Here we are back in London, the traffic jams are unavoidable. But the pub was very pleasant and you have celebrate the end of shoot with a pint of bitter. Everything went well in the end.
Doing a story about weddings, even green ones, at the start of the month of January isn’t an easy, nor an obvious, feat.
Let me explain to those of you who, like myself, aren’t that familiar with the phenomenon.
A wedding, or at least the ceremony, is a traditional event. But a whole new trend has taken shape in recent years: a marriage should be ethical.
The bride still wears white, but that is to identify with the colour of hope and environmental protection.
A growing number of future brides and grooms want to cut down their carbon footprint to a minimum. They have left behind the early day, heard-core militants and the movement is growing. And the paradise for green weddings, in Europe at least, is the United Kingdom.
We went straight to the heart of the subject in a small workshop in Bloomsbury, in the heart of the British capital.
Lucy opened her shop less than a year ago. When we met her, she was busy getting ready for her show at Berlin Fashion Week. Her inspiration comes from the 1930s and she likes to use her peacock logo in her creations.
The leitmotiv, as throughout the report, was “eco-friendly”, a natural friendship based on respect for the environment, workshops where workers are not exploited, and the use of noble and natural materials. The average price for a wedding dress in Lucy’s Atelier is £6,000.
After London, we headed to Bournemouth to meet Kate. It’s wasn’t easy finding a future bride who wasn’t too shy to talk to us. But Kate agreed to tell us about her choices. In the beginning, she wanted a traditional wedding. It was when they chose their venue, the Green House - which claims to be the greenest hotel in the UK – that they found out that they could do a much greener wedding than planned, especially using local produce.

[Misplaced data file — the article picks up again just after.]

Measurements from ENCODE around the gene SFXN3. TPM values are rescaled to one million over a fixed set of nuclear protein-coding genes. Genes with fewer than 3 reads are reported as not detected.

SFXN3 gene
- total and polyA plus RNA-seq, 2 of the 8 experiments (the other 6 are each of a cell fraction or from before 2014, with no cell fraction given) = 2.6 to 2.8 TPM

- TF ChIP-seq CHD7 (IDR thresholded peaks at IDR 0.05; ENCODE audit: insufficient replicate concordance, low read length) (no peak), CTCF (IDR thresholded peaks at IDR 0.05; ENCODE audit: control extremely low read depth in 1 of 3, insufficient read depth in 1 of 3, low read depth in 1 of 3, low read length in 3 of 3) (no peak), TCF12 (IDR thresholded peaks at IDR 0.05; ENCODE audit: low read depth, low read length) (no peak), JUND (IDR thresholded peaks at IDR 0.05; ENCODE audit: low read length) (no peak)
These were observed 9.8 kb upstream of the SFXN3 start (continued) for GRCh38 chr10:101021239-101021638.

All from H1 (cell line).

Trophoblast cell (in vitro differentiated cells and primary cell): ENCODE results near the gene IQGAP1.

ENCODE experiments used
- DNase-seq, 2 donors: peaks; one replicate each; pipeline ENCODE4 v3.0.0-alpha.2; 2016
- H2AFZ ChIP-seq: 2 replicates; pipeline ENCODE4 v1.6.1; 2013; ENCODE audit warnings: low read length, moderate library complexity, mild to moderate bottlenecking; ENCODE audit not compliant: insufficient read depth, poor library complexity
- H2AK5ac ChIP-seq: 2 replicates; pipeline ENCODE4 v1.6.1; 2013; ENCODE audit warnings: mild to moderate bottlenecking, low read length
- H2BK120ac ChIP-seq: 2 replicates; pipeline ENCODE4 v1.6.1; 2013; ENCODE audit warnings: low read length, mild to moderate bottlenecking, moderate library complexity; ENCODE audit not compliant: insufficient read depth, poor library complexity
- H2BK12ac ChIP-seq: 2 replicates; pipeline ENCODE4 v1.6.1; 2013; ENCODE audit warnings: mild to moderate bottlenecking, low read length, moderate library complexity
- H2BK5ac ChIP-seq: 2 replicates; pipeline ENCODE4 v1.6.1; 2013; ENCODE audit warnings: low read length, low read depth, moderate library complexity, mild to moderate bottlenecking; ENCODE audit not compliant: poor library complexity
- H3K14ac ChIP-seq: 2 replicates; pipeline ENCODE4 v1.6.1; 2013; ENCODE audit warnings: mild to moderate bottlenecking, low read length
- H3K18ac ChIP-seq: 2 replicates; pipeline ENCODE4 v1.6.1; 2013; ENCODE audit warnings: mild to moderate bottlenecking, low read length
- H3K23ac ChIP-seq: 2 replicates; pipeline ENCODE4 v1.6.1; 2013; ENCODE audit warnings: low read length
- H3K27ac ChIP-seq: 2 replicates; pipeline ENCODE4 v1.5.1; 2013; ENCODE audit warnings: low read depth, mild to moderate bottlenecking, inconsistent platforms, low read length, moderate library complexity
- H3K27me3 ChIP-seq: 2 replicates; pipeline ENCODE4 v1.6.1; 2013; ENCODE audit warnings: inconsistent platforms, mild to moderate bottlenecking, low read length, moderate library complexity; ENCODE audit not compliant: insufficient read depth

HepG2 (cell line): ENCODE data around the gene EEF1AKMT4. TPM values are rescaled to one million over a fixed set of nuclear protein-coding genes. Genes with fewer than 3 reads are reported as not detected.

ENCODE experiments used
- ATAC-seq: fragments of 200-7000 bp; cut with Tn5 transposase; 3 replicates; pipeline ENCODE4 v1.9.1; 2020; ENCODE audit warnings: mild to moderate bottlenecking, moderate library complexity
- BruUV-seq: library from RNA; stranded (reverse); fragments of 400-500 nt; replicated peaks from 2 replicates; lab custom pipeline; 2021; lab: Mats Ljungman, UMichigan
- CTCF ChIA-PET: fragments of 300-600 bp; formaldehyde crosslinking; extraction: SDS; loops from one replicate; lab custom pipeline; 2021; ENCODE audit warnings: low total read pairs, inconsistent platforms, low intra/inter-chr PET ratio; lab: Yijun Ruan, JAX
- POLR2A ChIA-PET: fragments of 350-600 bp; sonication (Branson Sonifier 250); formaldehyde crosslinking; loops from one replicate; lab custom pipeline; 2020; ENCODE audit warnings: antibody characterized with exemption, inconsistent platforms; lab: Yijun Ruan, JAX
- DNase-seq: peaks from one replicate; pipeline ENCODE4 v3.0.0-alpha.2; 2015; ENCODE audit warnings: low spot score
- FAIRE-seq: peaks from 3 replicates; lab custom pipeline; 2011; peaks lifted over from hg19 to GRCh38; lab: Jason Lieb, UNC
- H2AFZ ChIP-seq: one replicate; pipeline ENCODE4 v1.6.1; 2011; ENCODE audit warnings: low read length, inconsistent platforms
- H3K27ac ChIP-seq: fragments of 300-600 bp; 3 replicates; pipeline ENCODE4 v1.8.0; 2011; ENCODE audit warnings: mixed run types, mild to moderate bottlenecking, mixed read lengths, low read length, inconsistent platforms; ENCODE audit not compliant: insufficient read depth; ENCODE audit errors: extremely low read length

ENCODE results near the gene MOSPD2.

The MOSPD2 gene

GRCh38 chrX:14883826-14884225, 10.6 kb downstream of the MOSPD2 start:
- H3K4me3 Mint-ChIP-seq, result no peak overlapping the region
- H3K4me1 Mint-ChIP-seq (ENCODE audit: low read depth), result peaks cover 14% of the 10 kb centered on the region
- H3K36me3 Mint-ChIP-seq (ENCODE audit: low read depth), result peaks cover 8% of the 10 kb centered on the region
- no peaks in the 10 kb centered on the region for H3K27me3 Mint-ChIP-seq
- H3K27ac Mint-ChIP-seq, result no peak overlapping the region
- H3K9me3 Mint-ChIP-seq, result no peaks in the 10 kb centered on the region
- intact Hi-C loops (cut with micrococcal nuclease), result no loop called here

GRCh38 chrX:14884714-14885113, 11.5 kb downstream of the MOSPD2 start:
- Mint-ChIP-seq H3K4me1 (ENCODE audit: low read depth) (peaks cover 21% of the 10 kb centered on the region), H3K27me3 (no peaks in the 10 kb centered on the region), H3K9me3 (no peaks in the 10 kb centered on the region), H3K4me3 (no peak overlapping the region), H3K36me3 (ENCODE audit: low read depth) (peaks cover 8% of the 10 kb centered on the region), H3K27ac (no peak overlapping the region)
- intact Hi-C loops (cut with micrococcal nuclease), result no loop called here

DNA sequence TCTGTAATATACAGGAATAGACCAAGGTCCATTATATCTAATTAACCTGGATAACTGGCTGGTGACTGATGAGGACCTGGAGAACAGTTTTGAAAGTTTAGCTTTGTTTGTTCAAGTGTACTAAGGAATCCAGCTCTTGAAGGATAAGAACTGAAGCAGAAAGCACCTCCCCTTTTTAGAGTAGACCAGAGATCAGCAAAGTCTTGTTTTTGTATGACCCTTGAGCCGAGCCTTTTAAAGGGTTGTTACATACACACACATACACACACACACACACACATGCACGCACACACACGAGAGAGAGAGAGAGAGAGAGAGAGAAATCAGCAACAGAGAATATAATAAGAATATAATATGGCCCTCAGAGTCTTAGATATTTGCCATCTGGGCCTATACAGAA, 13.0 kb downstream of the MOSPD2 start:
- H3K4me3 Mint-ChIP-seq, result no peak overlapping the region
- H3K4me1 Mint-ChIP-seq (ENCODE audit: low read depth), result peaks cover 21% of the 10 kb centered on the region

Then we met Kate in Worthing. She is a green wedding militant dating back to 2005. Faced with problems to find suppliers for her wedding, she got the idea of creating a website called “ethicalweddings”. It contains a well of information about this green trend and gets some 10,000 hits each month.
Our final encounter was with Becci, also a green wedding pioneer. She lived down the road, in Wisborough Green. She welcomed us at her family’s 470-year old cottage. For her wedding, she made everything herself, and she says it’s a good thing that green weddings are all the rage.
What appeared trivial at the start may not be. Some two million weddings are celebrated in the EU every year. When you think that each one costs between 10,000 and 20,000 euros, then the “eco-economics” of such a business come into focus.
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